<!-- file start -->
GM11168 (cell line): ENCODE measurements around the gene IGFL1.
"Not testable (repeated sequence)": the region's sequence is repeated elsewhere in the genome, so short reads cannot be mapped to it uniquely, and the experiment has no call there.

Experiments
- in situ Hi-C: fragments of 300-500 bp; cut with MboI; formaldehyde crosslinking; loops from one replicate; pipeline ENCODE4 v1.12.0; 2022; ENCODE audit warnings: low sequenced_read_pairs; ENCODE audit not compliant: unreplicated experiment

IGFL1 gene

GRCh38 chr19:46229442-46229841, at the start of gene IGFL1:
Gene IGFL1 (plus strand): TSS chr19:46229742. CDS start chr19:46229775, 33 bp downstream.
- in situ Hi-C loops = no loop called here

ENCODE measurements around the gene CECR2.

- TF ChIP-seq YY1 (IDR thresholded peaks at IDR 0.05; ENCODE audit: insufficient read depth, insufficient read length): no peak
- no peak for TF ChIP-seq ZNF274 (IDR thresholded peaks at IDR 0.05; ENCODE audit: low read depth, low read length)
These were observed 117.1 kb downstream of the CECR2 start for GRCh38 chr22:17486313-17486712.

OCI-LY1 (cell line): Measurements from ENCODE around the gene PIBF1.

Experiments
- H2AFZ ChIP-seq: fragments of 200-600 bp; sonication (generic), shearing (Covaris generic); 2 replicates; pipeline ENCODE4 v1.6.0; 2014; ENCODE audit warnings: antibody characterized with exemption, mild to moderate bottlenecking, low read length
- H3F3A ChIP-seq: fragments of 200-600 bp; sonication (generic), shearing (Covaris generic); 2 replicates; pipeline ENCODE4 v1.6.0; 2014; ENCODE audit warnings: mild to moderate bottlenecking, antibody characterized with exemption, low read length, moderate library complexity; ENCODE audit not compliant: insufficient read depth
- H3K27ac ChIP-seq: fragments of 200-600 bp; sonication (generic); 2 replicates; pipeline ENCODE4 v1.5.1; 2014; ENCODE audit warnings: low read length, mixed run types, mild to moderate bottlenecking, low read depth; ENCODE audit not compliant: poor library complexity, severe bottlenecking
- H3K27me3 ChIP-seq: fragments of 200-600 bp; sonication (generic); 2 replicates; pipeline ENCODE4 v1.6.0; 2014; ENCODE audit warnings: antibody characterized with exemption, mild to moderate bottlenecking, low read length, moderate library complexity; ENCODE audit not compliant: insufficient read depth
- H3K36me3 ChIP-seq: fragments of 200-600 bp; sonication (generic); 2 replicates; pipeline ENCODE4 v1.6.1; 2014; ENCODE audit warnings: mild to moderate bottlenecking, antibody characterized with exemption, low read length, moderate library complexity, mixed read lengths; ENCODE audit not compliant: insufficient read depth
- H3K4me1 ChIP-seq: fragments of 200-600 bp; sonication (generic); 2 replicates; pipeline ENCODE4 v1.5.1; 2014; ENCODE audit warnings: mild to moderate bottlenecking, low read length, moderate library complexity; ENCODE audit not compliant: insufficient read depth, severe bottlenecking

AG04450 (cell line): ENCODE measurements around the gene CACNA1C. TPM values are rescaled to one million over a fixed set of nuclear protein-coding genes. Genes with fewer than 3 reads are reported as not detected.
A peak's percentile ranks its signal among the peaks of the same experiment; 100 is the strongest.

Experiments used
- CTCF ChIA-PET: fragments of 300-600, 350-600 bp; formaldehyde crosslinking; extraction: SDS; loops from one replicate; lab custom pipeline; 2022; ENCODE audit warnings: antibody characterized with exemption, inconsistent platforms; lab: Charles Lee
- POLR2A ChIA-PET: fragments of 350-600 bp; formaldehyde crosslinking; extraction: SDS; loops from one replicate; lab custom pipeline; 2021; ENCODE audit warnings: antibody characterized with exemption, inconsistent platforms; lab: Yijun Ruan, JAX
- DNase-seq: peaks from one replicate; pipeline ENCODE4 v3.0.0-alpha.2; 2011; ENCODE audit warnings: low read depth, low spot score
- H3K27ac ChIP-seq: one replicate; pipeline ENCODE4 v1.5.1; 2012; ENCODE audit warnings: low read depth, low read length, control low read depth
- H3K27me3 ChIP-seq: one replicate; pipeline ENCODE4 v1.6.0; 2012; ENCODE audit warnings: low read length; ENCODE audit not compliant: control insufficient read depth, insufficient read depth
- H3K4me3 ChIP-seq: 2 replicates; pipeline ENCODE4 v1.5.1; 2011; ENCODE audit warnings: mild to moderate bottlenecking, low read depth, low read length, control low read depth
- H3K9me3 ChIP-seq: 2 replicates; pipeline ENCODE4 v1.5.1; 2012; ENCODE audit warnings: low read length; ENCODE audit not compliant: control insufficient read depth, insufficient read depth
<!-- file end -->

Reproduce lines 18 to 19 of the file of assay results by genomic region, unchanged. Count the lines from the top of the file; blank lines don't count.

- H3K27me3 ChIP-seq: fragments of 200-600 bp; sonication (generic); 2 replicates; pipeline ENCODE4 v1.6.0; 2014; ENCODE audit warnings: antibody characterized with exemption, mild to moderate bottlenecking, low read length, moderate library complexity; ENCODE audit not compliant: insufficient read depth
- H3K36me3 ChIP-seq: fragments of 200-600 bp; sonication (generic); 2 replicates; pipeline ENCODE4 v1.6.1; 2014; ENCODE audit warnings: mild to moderate bottlenecking, antibody characterized with exemption, low read length, moderate library complexity, mixed read lengths; ENCODE audit not compliant: insufficient read depth